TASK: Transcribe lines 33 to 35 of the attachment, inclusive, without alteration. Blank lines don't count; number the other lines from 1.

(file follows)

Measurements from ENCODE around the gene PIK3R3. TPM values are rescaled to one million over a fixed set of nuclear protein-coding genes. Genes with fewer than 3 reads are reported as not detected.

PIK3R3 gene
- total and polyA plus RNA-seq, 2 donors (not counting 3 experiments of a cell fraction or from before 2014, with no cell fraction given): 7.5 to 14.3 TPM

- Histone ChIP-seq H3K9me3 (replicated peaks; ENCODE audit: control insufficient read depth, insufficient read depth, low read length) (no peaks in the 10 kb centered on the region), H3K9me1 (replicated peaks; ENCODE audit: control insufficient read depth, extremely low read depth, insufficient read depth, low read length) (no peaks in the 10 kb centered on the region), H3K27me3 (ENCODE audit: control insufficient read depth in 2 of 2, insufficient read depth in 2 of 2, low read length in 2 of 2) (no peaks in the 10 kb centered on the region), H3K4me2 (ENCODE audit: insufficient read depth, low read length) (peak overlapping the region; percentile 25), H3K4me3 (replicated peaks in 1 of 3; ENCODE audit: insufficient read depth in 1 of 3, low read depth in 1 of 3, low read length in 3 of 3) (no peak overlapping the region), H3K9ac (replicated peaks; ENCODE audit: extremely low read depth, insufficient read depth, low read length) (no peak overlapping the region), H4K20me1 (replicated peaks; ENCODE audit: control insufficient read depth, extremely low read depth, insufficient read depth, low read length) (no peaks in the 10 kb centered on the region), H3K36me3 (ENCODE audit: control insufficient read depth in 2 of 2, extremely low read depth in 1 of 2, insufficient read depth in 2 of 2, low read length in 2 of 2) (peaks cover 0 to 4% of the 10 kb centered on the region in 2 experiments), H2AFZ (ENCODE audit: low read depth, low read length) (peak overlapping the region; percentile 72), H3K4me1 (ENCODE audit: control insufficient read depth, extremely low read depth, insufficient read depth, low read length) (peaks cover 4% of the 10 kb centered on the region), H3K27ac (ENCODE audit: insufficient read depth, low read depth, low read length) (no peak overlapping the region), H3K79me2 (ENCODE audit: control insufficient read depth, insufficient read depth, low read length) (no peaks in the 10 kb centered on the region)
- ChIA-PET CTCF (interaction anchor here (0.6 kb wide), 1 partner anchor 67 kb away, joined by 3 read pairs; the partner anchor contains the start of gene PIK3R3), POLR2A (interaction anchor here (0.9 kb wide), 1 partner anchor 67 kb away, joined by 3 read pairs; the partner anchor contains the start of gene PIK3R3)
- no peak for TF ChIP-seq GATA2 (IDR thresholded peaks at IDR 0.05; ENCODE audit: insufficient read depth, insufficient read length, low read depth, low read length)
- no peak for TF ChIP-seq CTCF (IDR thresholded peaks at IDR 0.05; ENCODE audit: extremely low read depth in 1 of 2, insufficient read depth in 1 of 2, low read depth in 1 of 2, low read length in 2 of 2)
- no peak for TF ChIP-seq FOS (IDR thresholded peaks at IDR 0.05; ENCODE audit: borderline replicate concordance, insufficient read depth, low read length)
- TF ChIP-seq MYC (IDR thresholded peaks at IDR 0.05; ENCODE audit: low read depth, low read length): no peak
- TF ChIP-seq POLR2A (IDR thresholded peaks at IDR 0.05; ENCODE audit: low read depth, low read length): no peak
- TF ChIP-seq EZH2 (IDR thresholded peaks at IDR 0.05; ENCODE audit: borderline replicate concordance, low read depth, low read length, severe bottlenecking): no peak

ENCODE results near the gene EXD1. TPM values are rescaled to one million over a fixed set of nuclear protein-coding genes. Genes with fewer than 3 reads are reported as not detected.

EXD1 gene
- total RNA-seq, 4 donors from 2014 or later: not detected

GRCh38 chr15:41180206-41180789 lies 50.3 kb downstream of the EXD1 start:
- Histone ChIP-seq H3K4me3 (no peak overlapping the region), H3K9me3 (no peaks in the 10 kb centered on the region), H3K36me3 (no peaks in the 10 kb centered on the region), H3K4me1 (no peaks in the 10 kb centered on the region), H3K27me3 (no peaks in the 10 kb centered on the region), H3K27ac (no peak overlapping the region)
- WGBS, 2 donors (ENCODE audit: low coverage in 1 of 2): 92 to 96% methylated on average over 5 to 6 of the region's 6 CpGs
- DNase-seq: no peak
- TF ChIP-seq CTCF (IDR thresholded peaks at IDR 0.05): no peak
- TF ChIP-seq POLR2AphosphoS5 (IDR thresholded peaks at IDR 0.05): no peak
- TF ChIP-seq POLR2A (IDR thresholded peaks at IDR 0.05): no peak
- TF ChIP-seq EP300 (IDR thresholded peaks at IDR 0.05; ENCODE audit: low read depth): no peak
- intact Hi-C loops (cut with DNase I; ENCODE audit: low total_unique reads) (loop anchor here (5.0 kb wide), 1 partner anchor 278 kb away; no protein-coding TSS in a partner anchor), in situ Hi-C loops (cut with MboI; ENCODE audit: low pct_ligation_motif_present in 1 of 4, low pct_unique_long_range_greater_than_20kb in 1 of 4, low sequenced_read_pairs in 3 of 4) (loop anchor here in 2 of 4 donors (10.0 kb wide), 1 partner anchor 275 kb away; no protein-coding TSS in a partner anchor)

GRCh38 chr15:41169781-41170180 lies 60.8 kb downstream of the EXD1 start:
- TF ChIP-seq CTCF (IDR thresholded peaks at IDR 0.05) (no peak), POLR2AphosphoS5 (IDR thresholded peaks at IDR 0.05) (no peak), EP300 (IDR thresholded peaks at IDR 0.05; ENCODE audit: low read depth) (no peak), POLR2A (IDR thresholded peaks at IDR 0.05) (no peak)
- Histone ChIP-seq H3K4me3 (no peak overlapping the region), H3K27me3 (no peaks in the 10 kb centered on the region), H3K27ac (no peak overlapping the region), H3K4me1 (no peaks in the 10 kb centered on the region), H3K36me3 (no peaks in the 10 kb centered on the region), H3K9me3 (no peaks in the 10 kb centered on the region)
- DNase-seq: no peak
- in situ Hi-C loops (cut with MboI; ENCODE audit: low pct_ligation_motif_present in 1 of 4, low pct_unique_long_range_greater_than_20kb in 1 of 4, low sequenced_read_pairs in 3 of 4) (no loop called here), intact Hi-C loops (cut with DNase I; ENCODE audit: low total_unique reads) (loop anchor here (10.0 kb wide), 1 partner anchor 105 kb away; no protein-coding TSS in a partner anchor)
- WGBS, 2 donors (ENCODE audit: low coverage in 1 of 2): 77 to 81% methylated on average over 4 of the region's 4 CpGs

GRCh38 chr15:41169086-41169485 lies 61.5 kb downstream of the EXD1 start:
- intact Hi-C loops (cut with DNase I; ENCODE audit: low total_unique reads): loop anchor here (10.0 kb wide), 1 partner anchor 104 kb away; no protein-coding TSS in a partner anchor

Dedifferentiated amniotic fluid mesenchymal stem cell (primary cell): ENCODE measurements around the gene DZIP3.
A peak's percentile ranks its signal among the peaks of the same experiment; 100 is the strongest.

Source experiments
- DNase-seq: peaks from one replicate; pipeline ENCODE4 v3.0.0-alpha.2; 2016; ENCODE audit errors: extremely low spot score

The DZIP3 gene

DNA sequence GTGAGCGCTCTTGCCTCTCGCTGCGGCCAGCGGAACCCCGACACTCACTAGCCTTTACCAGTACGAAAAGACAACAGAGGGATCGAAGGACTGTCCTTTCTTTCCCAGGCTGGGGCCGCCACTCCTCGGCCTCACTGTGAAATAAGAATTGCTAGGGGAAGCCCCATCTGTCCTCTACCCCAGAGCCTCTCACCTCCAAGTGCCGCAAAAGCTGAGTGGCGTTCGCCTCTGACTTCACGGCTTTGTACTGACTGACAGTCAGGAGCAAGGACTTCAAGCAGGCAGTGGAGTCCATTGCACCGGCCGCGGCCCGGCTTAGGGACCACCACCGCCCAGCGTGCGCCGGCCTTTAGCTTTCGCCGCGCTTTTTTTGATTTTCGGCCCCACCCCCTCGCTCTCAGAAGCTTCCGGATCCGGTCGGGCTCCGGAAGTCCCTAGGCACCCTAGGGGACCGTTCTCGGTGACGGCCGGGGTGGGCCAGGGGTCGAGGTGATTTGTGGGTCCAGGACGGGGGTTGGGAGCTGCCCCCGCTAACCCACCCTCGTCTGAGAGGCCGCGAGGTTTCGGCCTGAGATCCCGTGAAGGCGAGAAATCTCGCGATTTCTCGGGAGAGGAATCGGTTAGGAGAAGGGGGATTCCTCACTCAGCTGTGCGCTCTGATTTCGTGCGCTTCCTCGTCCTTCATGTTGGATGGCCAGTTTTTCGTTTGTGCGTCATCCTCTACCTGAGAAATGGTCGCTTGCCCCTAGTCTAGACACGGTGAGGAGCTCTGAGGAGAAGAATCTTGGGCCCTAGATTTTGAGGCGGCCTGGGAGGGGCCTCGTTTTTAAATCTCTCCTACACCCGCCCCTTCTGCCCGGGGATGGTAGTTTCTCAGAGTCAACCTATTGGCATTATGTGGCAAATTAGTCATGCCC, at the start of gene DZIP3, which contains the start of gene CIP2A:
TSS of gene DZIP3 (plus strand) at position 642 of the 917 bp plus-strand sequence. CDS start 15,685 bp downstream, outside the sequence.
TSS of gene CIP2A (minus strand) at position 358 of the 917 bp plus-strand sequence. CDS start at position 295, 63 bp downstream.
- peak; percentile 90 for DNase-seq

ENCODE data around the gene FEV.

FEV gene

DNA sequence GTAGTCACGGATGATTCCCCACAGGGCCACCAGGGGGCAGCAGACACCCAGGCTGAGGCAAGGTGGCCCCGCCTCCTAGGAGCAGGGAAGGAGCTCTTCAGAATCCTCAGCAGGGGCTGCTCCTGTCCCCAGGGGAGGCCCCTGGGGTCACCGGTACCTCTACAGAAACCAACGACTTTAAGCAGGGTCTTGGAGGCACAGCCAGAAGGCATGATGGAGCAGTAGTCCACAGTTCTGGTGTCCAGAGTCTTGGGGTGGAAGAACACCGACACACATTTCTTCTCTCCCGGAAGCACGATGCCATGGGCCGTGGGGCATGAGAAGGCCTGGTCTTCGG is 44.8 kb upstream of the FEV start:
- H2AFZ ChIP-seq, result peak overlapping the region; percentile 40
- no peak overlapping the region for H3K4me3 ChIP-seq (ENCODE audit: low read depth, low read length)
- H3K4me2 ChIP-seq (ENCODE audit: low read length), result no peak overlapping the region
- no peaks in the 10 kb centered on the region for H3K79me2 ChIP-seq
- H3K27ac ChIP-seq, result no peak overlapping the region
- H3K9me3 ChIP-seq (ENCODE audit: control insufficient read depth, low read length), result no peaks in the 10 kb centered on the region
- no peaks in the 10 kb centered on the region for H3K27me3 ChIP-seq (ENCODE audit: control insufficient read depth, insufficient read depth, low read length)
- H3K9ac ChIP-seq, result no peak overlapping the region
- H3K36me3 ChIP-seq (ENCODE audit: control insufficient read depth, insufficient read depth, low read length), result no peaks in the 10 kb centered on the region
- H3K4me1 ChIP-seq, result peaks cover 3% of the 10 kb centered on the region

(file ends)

A peak's percentile ranks its signal among the peaks of the same experiment; 100 is the strongest.

Source experiments
- DNase-seq: peaks from one replicate; pipeline ENCODE4 v3.0.0-alpha.2; 2016; ENCODE audit errors: extremely low spot score